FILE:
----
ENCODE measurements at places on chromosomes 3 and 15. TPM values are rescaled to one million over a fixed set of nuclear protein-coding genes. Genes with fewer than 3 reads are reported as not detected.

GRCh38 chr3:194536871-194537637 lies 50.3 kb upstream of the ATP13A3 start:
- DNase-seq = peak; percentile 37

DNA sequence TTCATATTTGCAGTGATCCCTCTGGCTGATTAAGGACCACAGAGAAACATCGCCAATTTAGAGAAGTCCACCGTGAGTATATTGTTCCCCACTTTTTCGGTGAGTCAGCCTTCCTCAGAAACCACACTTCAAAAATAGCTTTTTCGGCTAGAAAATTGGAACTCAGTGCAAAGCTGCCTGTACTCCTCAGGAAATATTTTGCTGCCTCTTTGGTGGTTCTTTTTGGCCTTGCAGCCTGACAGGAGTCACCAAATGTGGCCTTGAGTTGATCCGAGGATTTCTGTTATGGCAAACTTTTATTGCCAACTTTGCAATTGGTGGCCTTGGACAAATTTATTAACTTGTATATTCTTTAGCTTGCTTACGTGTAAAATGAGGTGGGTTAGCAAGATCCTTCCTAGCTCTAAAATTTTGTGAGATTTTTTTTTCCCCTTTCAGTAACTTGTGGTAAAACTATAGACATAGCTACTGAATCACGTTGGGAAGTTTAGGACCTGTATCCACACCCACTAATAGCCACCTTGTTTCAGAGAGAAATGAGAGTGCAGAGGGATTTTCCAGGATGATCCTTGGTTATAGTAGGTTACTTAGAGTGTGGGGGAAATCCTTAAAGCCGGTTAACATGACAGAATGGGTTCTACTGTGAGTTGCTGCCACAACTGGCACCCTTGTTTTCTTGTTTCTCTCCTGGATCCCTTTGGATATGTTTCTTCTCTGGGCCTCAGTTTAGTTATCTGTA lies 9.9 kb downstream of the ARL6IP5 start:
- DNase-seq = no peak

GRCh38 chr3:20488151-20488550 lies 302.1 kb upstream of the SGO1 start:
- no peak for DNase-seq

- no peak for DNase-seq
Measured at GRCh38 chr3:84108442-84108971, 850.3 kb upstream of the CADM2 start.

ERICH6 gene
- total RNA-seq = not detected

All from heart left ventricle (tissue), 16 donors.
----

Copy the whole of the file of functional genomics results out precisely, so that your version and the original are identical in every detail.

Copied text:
ENCODE measurements at places on chromosomes 3 and 15. TPM values are rescaled to one million over a fixed set of nuclear protein-coding genes. Genes with fewer than 3 reads are reported as not detected.

GRCh38 chr3:194536871-194537637 lies 50.3 kb upstream of the ATP13A3 start:
- DNase-seq = peak; percentile 37

DNA sequence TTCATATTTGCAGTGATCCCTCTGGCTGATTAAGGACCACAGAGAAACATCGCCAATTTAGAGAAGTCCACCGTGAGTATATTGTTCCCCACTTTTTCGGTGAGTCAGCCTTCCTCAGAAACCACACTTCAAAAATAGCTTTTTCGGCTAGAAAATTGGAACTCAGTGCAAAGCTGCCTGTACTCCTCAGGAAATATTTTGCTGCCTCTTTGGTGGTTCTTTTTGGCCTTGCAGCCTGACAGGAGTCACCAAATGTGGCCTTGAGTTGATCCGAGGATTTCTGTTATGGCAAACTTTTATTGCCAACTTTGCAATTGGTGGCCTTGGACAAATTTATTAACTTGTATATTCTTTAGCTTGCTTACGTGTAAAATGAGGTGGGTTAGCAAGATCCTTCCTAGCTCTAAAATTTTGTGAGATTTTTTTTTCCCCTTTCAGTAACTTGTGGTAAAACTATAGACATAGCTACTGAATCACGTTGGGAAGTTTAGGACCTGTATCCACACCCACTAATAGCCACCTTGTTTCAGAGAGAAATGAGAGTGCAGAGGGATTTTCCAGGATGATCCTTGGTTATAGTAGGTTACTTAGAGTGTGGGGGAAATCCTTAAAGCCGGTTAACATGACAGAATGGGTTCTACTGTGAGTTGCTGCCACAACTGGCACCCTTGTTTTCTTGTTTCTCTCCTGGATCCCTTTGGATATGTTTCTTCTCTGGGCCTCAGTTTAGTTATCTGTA lies 9.9 kb downstream of the ARL6IP5 start:
- DNase-seq = no peak

GRCh38 chr3:20488151-20488550 lies 302.1 kb upstream of the SGO1 start:
- no peak for DNase-seq

- no peak for DNase-seq
Measured at GRCh38 chr3:84108442-84108971, 850.3 kb upstream of the CADM2 start.

ERICH6 gene
- total RNA-seq = not detected

All from heart left ventricle (tissue), 16 donors.